What are Capers? Have you seen jars of little green balls in the pickle aisle at the grocery store and wondered what exactly they are and what they could possibly be used for; you’re not alone. They seem to be a well-kept secret – but I’m going to let you in on it.
What are Capers?
What plant are capers from? They are the green, unripened flower buds of the caper bush, a perennial plant which is called the Flinders rose or also called capparis spinosa. The buds are picked off the bush and then pickled. These pickled flower buds are then dried and brined, or you can also get salt-packed capers. Either way, this helps bring out their olive-like flavor. This plant is native to the Mediterranean region, and there are records of them existing as far back as 2000 BC! One of the places capers grow is an Italian island between Sicily and Tunisia called Pantelleria which is said to grow the best in the world. They are found in dishes throughout the Middle East and Mediterranean region – and are often featured in Italian dishes.
You can really see that they are little buds in this photo.
What do Capers Taste Like?
They really have a taste all their own. With a mix of lemon, green olives, a tart, floral taste, and, because they are packed in brine, a definite salty flavor to them, they are a savory treat. These small buds pack a big flavour punch, so use them sparingly at first.
What are Capers used for?
They have a variety of uses – everything from pasta sauce to an accompaniment for fish. They are the star ingredient in both pasta puttanesca and chicken piccata but are also found in Spanish tapas. In North America, many people serve them with New York-style bagels and lox, which is one of our favorite easy dinners too. You can add them to almost any fish dish to enhance the natural flavors. And what goes great with fish but tartar sauce, so you can add them into that recipe also. A bloody mary would only be enhanced with a few of them floating on top.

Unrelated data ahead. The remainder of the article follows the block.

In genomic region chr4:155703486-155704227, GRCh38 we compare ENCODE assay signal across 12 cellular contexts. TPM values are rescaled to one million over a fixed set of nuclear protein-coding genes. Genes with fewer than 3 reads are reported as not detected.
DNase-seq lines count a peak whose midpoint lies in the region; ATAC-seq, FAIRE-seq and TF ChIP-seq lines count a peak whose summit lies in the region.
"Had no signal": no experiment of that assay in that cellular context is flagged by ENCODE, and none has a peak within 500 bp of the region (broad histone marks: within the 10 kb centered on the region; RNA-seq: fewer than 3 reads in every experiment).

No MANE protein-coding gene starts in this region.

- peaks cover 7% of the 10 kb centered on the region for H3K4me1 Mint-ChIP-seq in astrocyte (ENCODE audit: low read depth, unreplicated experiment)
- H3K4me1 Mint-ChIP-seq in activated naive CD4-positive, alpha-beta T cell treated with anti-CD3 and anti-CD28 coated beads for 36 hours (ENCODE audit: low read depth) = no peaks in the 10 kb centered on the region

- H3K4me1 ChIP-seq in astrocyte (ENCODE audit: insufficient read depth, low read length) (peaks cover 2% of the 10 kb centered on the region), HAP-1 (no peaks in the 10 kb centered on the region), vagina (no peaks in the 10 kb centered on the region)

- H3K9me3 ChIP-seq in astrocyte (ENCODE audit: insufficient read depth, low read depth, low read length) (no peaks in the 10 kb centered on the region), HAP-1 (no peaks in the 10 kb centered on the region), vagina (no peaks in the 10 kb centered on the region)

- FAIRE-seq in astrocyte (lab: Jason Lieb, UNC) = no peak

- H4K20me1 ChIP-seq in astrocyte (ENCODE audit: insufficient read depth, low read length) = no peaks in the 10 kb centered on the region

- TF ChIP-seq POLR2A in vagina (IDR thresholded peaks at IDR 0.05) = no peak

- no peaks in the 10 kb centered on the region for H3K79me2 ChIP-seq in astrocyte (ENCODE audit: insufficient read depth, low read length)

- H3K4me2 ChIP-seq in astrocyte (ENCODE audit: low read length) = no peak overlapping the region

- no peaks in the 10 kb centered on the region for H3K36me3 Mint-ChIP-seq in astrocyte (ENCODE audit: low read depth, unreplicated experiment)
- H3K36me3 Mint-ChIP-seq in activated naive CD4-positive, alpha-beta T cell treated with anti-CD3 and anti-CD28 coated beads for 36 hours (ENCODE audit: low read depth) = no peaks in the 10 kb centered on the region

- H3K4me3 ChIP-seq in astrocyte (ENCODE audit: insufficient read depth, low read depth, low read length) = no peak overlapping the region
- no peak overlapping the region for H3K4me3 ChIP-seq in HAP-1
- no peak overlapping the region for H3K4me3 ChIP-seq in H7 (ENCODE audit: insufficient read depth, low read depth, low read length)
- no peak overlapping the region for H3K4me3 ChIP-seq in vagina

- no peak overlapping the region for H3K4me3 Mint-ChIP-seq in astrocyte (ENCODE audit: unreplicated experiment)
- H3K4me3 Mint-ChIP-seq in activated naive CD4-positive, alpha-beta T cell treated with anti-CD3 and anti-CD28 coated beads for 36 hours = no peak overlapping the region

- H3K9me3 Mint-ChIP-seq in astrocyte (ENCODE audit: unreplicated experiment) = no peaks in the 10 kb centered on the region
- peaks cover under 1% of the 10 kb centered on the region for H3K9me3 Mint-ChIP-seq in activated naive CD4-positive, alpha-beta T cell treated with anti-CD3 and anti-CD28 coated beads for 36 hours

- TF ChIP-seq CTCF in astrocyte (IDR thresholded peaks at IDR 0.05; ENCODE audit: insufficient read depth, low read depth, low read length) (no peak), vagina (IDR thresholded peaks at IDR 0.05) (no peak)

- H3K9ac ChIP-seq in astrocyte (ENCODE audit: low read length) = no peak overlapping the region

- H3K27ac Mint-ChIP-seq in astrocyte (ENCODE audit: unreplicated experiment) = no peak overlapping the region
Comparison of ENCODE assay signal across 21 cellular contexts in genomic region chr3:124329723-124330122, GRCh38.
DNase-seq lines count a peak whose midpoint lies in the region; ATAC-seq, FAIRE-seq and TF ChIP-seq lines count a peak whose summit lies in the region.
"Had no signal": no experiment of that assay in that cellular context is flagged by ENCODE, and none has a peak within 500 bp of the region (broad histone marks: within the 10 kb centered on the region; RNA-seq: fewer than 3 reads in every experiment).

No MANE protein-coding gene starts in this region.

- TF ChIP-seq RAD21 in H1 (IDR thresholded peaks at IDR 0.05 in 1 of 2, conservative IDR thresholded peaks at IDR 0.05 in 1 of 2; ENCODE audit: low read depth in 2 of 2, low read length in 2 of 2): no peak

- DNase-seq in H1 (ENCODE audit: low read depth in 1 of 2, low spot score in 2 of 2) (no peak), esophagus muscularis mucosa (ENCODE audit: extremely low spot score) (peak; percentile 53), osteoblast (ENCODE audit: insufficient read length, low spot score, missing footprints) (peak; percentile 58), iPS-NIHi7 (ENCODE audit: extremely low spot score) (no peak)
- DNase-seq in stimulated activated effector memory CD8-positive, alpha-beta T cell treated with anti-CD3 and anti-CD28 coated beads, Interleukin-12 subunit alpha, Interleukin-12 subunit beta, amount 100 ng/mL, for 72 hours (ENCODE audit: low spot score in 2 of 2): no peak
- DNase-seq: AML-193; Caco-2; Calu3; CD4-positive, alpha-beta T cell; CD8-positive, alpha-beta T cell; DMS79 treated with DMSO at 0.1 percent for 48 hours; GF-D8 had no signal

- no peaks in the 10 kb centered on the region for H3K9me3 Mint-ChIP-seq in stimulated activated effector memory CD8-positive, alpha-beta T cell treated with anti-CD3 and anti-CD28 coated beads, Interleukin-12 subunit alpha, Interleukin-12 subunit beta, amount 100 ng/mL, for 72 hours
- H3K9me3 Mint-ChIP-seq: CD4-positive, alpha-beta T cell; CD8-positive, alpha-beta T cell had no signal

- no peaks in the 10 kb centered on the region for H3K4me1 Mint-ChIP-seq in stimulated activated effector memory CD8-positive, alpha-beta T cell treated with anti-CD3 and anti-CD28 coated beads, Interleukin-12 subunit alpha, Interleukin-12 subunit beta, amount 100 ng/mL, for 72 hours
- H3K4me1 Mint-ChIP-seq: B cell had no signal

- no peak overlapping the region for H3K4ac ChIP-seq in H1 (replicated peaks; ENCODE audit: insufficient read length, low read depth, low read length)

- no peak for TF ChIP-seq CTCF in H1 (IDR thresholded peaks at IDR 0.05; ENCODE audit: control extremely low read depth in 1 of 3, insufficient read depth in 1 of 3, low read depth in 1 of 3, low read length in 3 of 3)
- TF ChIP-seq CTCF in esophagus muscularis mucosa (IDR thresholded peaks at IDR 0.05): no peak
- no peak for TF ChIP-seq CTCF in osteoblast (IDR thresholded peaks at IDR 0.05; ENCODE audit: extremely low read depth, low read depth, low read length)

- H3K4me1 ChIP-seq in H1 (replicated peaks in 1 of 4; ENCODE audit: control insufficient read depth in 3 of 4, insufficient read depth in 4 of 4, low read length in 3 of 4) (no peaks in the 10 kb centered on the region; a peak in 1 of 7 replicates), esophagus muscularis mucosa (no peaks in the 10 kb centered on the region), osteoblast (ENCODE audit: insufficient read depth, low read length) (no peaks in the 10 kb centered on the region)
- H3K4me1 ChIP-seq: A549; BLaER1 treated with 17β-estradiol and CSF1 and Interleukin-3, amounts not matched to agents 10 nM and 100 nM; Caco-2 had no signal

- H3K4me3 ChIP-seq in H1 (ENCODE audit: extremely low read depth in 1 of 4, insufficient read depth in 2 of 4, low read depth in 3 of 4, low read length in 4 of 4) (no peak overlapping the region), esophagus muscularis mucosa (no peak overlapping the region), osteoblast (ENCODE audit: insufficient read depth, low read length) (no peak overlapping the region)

The great thing about having a jar of these little buds on hand from the grocery store is that you can toss a few into a green salad (or even a potato salad) and instantly change up the flavor profile. They are great for making a meal feel fancy – because they’re still seen as a somewhat exotic ingredient. See some more of our great recipes using them below!!
What is the Difference Between Capers and Caperberries?
Caper buds and caperberries both come from the same bush. Capers are the unopened buds of the bush, but caperberries are the fruit of the bush.
Pictured above, caperberries are in the foreground. Caperberries are much larger. I like to use them on charcuterie boards for a little extra pickle love.
Are Capers the Same as Olives?
These little great briny buds are native to the Mediterranean and also parts of Asia; they are commonly thought of as similar to olives. They are used all over the Mediterranean, where olives are also used. They are packaged the same in a pickling salty brine giving them a likeness to olives yet having a distinct flavor of their own. You can easily buy capers at any of your local grocers; they might even be right next to the olives.
Have you used capers in your cooking? Will you try them now? Let me know in the comments.